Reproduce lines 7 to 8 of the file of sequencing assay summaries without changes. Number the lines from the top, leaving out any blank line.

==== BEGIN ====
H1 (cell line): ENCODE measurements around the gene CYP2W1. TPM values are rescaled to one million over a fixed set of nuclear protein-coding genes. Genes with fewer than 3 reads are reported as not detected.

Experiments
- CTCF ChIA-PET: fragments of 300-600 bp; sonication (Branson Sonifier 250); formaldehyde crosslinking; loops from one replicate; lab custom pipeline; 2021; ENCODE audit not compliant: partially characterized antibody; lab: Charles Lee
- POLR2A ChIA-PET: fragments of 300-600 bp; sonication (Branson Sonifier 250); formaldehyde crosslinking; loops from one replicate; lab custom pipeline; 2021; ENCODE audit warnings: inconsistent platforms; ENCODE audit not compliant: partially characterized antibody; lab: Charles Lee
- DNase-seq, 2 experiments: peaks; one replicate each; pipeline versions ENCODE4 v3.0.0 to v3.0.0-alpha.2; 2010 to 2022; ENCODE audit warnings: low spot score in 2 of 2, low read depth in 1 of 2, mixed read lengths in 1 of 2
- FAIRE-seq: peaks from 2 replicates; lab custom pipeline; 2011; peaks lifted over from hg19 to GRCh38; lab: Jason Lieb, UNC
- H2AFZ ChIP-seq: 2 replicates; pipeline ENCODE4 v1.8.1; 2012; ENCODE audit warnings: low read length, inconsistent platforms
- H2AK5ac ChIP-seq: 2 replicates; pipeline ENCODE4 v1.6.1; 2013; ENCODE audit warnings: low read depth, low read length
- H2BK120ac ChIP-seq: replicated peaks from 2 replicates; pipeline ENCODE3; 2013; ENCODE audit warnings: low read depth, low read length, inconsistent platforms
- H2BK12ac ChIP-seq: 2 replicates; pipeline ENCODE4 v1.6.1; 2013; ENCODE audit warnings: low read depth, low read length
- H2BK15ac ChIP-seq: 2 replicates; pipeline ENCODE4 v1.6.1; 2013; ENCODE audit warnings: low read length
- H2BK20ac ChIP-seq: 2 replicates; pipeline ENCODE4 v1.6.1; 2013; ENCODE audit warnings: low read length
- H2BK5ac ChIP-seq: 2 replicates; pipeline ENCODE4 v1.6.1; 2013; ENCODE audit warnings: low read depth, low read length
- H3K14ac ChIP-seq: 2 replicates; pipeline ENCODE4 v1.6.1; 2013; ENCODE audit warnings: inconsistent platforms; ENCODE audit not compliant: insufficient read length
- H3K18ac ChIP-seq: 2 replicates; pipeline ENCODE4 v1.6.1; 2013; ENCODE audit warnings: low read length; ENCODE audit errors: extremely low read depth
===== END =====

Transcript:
- H2AFZ ChIP-seq: 2 replicates; pipeline ENCODE4 v1.8.1; 2012; ENCODE audit warnings: low read length, inconsistent platforms
- H2AK5ac ChIP-seq: 2 replicates; pipeline ENCODE4 v1.6.1; 2013; ENCODE audit warnings: low read depth, low read length